Before the change of teeth we can still see quite clearly at work the effects of the child’s habits of life before birth or conception, in its pre-earthly existence in the spiritual world. The body of the child acts almost as though it were spirit, for the spirit which has descended from the spiritual world is still fully active in a child in the first seven years of its life. You will say: A fine sort of spirit! It has become quite boisterous; for the child is rampageous, awkward and incompetent. Is all this to be attributed to the spirit belonging to his pre-earthly life? Well, my dear friends, suppose all you clever and well-brought-up people were suddenly condemned to remain always in a room having a temperature of 144° Fahrenheit? You couldn’t do it! It is even harder for the spirit of the child, which has descended from the spiritual worlds, to accustom itself to earthly conditions. The spirit, suddenly transported into a completely different world, with the new experience of having a body to carry about, acts as we see the child act. Yet if you know how to observe and note how each day, each week, each month, the indefinite features of the face become more definite, the awkward movements become less clumsy and the child gradually accustoms himself to his surroundings, then you will realise that it is the spirit from the pre-earthly world which is endeavouring to make the child’s body gradually more like itself. We shall understand why the child is as he is, if we observe him in this way, and we shall also understand that it is the descended spirit which is acting as we see it within the child’s body.

Therefore for one who is initiated into the mysteries of the spirit there is nothing that can fill him with such wonder and delight as to observe a little child. In so doing one learns not of the earth, but of heaven; and this not only in the so-called “good children.” In their case, as a rule, the bodies have already become heavy, even in infancy. The spirit cannot properly take hold of the body; such children are quiet; they do not scream and rush about, they sit still and make no noise. The spirit is not active within them, because their bodies offer such resistance. It is very often the case that the bodies of the so-called good children offer resistance to the spirit.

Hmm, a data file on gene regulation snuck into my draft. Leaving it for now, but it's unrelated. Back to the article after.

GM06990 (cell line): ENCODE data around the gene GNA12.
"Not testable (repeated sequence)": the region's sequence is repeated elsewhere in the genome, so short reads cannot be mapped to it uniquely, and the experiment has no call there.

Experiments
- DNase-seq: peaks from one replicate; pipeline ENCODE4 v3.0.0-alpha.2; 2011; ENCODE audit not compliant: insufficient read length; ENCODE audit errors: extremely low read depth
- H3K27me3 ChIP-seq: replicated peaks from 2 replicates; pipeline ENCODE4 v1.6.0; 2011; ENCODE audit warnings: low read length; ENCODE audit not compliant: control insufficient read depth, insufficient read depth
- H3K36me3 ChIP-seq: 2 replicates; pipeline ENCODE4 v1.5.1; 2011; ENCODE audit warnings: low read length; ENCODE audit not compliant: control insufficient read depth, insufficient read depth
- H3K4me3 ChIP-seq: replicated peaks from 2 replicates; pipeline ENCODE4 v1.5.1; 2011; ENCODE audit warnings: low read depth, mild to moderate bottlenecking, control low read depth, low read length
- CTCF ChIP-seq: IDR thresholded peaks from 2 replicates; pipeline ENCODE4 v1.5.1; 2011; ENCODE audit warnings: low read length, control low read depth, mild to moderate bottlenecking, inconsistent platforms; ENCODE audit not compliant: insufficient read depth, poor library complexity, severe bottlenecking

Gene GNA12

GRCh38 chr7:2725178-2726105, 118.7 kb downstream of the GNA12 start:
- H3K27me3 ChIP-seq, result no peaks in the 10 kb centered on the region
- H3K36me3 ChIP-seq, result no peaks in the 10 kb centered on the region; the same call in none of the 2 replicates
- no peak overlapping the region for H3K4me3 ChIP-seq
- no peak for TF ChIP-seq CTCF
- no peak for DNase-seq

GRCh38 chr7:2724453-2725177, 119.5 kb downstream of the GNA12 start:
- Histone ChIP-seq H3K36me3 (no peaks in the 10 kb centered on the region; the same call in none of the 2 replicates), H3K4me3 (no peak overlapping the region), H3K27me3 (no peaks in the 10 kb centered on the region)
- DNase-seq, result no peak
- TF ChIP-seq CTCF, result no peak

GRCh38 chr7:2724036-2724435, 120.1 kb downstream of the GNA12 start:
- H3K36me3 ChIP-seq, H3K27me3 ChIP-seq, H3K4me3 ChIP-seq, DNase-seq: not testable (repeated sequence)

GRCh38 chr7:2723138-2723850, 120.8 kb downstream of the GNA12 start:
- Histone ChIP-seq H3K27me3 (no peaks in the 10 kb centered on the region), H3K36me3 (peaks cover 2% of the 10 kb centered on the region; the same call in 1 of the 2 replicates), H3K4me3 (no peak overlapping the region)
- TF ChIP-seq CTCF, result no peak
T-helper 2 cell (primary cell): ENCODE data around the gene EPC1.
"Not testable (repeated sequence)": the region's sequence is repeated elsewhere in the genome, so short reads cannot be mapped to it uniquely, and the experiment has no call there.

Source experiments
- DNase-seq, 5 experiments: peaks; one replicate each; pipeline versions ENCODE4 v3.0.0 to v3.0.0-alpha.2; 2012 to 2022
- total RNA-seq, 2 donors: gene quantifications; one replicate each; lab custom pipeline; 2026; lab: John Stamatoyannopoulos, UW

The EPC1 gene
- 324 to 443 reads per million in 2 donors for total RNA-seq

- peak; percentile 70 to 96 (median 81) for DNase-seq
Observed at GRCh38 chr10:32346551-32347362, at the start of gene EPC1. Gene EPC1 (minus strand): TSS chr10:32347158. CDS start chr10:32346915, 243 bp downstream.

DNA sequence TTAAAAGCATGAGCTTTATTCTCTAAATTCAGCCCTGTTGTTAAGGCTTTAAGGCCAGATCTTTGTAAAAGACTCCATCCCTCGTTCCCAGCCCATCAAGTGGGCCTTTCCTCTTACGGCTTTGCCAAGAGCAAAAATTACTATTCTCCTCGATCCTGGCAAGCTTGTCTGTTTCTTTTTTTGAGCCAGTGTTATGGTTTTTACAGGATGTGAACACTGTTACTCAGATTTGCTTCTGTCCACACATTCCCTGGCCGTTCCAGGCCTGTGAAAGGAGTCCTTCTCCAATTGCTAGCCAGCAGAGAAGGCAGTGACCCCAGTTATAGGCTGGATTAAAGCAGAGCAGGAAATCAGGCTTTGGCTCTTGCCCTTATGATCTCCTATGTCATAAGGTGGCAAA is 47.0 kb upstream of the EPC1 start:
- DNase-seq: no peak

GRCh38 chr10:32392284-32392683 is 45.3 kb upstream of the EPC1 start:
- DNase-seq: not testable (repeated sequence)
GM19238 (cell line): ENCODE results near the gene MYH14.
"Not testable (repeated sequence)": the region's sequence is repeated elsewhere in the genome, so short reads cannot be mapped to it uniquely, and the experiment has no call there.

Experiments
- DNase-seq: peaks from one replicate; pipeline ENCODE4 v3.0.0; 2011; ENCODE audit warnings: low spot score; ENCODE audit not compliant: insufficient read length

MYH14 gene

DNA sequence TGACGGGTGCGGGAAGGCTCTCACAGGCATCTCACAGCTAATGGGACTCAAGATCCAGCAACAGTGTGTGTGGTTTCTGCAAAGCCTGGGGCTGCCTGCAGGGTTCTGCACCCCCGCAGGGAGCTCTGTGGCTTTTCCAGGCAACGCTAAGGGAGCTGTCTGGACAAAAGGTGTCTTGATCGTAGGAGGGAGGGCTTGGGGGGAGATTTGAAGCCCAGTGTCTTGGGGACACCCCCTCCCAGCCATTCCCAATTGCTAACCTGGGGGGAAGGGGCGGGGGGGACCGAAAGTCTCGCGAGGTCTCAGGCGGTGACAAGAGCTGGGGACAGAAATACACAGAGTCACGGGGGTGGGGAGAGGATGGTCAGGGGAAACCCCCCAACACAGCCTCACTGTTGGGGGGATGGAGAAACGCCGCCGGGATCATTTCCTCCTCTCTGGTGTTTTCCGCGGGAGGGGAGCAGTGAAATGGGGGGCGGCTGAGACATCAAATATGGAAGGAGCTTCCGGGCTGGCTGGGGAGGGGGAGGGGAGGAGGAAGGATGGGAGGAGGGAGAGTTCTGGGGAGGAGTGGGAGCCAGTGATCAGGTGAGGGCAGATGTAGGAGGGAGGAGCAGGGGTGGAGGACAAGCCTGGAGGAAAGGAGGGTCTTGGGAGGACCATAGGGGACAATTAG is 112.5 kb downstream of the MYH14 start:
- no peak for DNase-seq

Source: Rudolf Steiner – GA 311 – The Kingdom of Childhood: Lecture 1 – Torquay, 12th August 1924

Translated by Helen Fox

Previously posted on November 8, 2016

There is nothing that can fill us with such wonder and delight as to observe a little child

It is only when we have the right conception of man’s life as a connected whole that we come to realise how different from each other the various ages are. The child is a very different being before shedding its first teeth from what it becomes afterwards. Of course, you must not interpret this in crudely formed judgments, but if we are capable of making finer distinctions in life, we can observe that the child is quite different before and after the change of teeth.

Before the change of teeth we can still see quite clearly at work the effects of the child’s habits of life before birth or conception, in its pre-earthly existence in the spiritual world. The body of the child acts almost as though it were spirit, for the spirit which has descended from the spiritual world is still fully active in a child in the first seven years of its life. You will say: A fine sort of spirit! It has become quite boisterous; for the child is rampageous, awkward and incompetent. Is all this to be attributed to the spirit belonging to his pre-earthly life? Well, my dear friends, suppose all you clever and well-brought-up people were suddenly condemned to remain always in a room having a temperature of 144° Fahrenheit? You couldn’t do it! It is even harder for the spirit of the child, which has descended from the spiritual worlds, to accustom itself to earthly conditions. The spirit, suddenly transported into a completely different world, with the new experience of having a body to carry about, acts as we see the child act. Yet if you know how to observe and note how each day, each week, each month, the indefinite features of the face become more definite, the awkward movements become less clumsy and the child gradually accustoms himself to his surroundings, then you will realise that it is the spirit from the pre-earthly world which is endeavouring to make the child’s body gradually more like itself. We shall understand why the child is as he is, if we observe him in this way, and we shall also understand that it is the descended spirit which is acting as we see it within the child’s body.

Therefore for one who is initiated into the mysteries of the spirit there is nothing that can fill him with such wonder and delight as to observe a little child. In so doing one learns not of the earth, but of heaven; and this not only in the so-called “good children.” In their case, as a rule, the bodies have already become heavy, even in infancy. The spirit cannot properly take hold of the body; such children are quiet; they do not scream and rush about, they sit still and make no noise. The spirit is not active within them, because their bodies offer such resistance. It is very often the case that the bodies of the so-called good children offer resistance to the spirit.

Source: Rudolf Steiner – GA 311 – The Kingdom of Childhood: Lecture 1 – Torquay, 12th August 1924

Translated by Helen Fox